Deepest terrestrial animal found in Krubera-Voronja cave
Scientists have discovered four new species of primitive eyeless insects, one of which they described as the deepest land animal ever found.
Washington: Scientists have discovered four new species of primitive eyeless insects, one of which they described as the deepest land animal ever found.
These animals are springtails (Arthropoda, Insecta, Collembola), a minute primitive wingless insect with six-legs and without eyes that commonly live in total darkness in caves, where they feed on fungi and decomposing organic matter.
Described by Rafael Jordana and Enrique Baquero from University of Navarra (Spain), they are known for science as: Anurida stereoodorata, Deuteraphorura kruberaensis, Schaefferia profundissima and Plutomurus ortobalaganensis.
The last one is the deepest arthropod ever found, at the remarkable depth of 1.980 meters (2,165 yards) below ground surface.
The insects were collected during the Ibero-Russian CaveX team expedition to the world’s deepest known cave during the summer of 2010.
The World’s deepest cave, Krubera-Voronja, reaching nowadays the remarkable depth of -2.191 meters below ground level, is located in Abkhazia, a remote area near the Black Sea in the mountains of Western Caucasus, being the only cave in the World with more than 2 kilometres of depth.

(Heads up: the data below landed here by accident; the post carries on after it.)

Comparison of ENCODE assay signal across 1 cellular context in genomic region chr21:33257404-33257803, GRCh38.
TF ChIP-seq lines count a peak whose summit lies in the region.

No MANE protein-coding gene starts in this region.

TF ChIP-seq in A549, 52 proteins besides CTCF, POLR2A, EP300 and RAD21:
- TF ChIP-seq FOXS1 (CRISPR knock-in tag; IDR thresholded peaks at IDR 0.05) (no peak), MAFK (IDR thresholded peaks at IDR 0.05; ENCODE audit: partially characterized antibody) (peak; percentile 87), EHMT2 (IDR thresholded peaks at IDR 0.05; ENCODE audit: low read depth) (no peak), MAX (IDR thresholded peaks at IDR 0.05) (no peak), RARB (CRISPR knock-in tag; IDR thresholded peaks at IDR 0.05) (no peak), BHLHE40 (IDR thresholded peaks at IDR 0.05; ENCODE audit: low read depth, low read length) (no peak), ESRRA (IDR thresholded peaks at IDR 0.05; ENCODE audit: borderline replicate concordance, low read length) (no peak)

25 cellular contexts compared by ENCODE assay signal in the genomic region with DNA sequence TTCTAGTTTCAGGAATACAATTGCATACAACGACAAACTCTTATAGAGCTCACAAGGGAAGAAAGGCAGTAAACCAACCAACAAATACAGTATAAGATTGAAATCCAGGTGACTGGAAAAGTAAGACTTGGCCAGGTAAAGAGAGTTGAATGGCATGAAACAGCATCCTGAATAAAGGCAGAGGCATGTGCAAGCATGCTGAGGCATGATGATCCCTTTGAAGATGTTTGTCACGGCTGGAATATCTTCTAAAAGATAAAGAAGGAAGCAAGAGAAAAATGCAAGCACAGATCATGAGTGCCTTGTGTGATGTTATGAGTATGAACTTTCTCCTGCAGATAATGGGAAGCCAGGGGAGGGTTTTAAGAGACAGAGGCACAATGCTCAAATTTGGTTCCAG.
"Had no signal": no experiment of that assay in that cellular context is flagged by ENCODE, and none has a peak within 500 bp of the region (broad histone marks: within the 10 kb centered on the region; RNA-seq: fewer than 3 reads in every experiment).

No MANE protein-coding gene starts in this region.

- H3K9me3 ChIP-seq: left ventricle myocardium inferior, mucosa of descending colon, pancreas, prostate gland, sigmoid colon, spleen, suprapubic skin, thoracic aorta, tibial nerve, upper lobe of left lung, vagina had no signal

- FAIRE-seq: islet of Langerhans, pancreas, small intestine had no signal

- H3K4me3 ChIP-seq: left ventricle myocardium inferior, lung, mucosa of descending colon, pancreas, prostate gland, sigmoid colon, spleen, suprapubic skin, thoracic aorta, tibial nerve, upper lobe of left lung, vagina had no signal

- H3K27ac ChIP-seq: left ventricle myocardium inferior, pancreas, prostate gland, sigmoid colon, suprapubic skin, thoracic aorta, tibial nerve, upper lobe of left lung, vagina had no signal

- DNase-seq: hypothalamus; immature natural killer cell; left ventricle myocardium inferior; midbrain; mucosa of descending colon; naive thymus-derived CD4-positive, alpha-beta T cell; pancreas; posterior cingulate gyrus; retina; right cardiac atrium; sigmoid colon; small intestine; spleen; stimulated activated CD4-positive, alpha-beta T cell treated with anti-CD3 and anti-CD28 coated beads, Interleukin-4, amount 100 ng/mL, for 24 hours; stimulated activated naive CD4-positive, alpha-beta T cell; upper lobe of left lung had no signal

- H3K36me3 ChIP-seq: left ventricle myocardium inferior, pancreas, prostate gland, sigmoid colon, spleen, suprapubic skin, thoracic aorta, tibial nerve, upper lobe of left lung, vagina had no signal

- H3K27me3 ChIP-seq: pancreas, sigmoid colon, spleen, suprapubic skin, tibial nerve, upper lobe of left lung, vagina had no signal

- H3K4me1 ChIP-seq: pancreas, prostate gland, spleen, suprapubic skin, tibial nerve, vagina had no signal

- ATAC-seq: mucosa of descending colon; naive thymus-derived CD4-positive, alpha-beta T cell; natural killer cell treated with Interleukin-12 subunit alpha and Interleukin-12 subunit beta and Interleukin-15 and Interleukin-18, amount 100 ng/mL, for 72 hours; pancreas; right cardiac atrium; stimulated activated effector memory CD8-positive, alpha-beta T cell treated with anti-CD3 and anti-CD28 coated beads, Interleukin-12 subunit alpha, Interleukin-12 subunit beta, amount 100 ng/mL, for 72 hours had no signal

The discovery of life in such deep systems launches new insights about the way we look at life on Earth.
In total absence of light and extreme low food resources, cave-dwelling animals have unique adaptations to subterranean life.
They lack body pigmentation, they have no eyes and have been developing morpho-physological strategies for survival at such depth, during millions of years.
One of the species has, for example, a spectacular chemoreceptor, a highly specialised type of the habitual post-antennal organ of the springtails.